Doctors have long heralded Erbitux despite ImClone's problems, and analysts have said it has blockbuster potential. Published reports Friday said physicians who have seen the clinical data, to be presented at a medical conference in Chicago, claim it confirms Erbitux's effectiveness in treating colon cancer.
Merck KGaA, ImClone's German partner, has already said it plans to use the trial results to file for approval to sell Erbitux in Europe. It is unclear, however, if the data will be the foundation for a second try at U.S. approval.
Still, ImClone stock has been steadily rising in the weeks leading up to the American Society of Clinical Oncology meeting. On Friday, ImClone stock rose more than 21 percent or $5.04 a share to close at $28.50 on the Nasdaq Stock Market.
However, ImClone stock is still far below the $70 a share range it was trading at in Dec. 2001 before the U.S. Food and Drug Administration rejected ImClone's application for Erbitux — despite indications the drug worked — saying the trial was sloppily conducted.
The rejection led to an insider trading scandal in which ImClone founder and former CEO Sam Waksal pleaded guilty to various charges, including fraud, and threw the stock into a tail spin. Waksal will be sentenced in June; the investigation continues and has ensnared Waksal friend and domestic doyenne Martha Stewart.
Merck KGaA, which isn't related to New Jersey-based Merck & Co., has rights to Erbitux outside North America and shares them with ImClone in Japan. It said it could begin selling Erbitux early next year in the European Union and as soon as this year in Switzerland.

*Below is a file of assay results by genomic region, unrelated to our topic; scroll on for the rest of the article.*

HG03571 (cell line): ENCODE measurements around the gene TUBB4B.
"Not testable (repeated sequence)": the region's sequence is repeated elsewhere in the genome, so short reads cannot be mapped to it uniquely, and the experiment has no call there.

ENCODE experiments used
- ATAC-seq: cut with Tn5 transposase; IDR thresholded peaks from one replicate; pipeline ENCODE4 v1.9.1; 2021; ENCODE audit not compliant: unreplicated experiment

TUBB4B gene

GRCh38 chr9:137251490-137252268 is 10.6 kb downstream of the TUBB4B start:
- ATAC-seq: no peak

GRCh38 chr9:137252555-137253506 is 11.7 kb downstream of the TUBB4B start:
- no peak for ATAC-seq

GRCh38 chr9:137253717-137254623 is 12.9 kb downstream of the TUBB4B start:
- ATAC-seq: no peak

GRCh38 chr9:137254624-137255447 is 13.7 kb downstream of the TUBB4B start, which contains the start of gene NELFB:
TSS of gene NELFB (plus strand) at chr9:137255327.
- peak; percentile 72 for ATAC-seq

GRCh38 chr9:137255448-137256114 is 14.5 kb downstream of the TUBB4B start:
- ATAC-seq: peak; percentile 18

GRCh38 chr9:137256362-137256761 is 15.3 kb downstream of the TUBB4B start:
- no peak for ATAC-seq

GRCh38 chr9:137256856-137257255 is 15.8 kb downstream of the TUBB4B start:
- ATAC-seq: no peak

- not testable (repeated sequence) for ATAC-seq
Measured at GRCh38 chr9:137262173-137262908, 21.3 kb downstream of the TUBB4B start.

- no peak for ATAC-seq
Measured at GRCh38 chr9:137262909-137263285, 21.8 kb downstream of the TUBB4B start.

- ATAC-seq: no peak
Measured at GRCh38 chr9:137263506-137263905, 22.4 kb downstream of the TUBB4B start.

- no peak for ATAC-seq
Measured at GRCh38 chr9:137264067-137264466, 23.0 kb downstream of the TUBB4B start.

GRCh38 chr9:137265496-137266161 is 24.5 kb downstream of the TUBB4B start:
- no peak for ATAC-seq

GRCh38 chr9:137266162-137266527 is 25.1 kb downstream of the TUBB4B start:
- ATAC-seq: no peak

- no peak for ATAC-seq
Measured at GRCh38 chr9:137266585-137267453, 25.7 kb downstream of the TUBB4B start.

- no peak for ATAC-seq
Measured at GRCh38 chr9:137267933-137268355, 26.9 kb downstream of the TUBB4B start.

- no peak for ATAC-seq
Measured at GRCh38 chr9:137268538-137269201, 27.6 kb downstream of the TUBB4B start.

Merck, ImClone, and Bristol-Myers Squibb, which owns 20 percent of ImClone and has rights to co-promote Erbitux, all declined comment ahead of Sunday's meeting.
Whether the FDA will accept Merck's data as a basis for an application will be a matter of negotiation between the agency, ImClone and Bristol-Myers. At the earliest, Erbitux could be launched in the United States in early 2004 — if the FDA accepts Merck's data.
Either way, strong results will validate the drug.
"This is a critical meeting for ImClone," said Cory Kasimov, an analyst with Ryan Beck & Co. "There's been so much manipulation with this drug. (Investor) sentiment can change on Sunday."
Bristol-Myers also has plenty riding on the data. It has already written off more than $1 billion of its up to $2 billion investment in ImClone and is counting on the drug to bolster its spotty pipeline. In recent meetings, Bristol-Myers chairman Peter Dolan has cited Erbitux as a future growth driver.
The drug giant needs a blockbuster badly. It is the subject of three government investigations for having to restate three and a half years worth of sales and earnings because of an inventory glut created by generous sales incentives.
"Everything, every piece of good news, is important to them (Bristol) at this point," said Robert Hazlett, an analyst at SunTrust Robinson Humphrey.
Doctors who have treated patients with Erbitux have long been proponents of the drug and complain ImClone's travails have kept it from the desperately ill.
"I hope the FDA will consider the (Merck) data. Lives are at stake," said Dr. Louis Weiner, chairman of the department of medical oncology at Fox Chase Cancer Center in Philadelphia. "There is a perception of a sleaze factor around the company. But that isn't the drug's fault and it isn't the patients' fault."
Even if Erbitux is eventually approved, its blockbuster potential has been called into question as competition has emerged because of the lag in approval. Genentech Inc. has said its experimental colon cancer drug Avastin extends patient survival and will be releasing specifics at the meeting over the weekend.
Kasimov doesn't believe Erbitux and Avastin will compete with each other and said future testing may show they work well together.
But in May Standard & Poor's downgraded ImClone stock to "sell" from "hold" because of its price, uncertain approval of Erbitux and the threat from Avastin. In a report, analyst Frank DiLorenzo said Avastin could relegate Erbitux as the "odd man out."
He added, "considering the company's (ImClone's) checkered past and the potential emergence of Avastin as a major, targeted anticancer therapy with significant results, we see no reason to speculate on ImClone."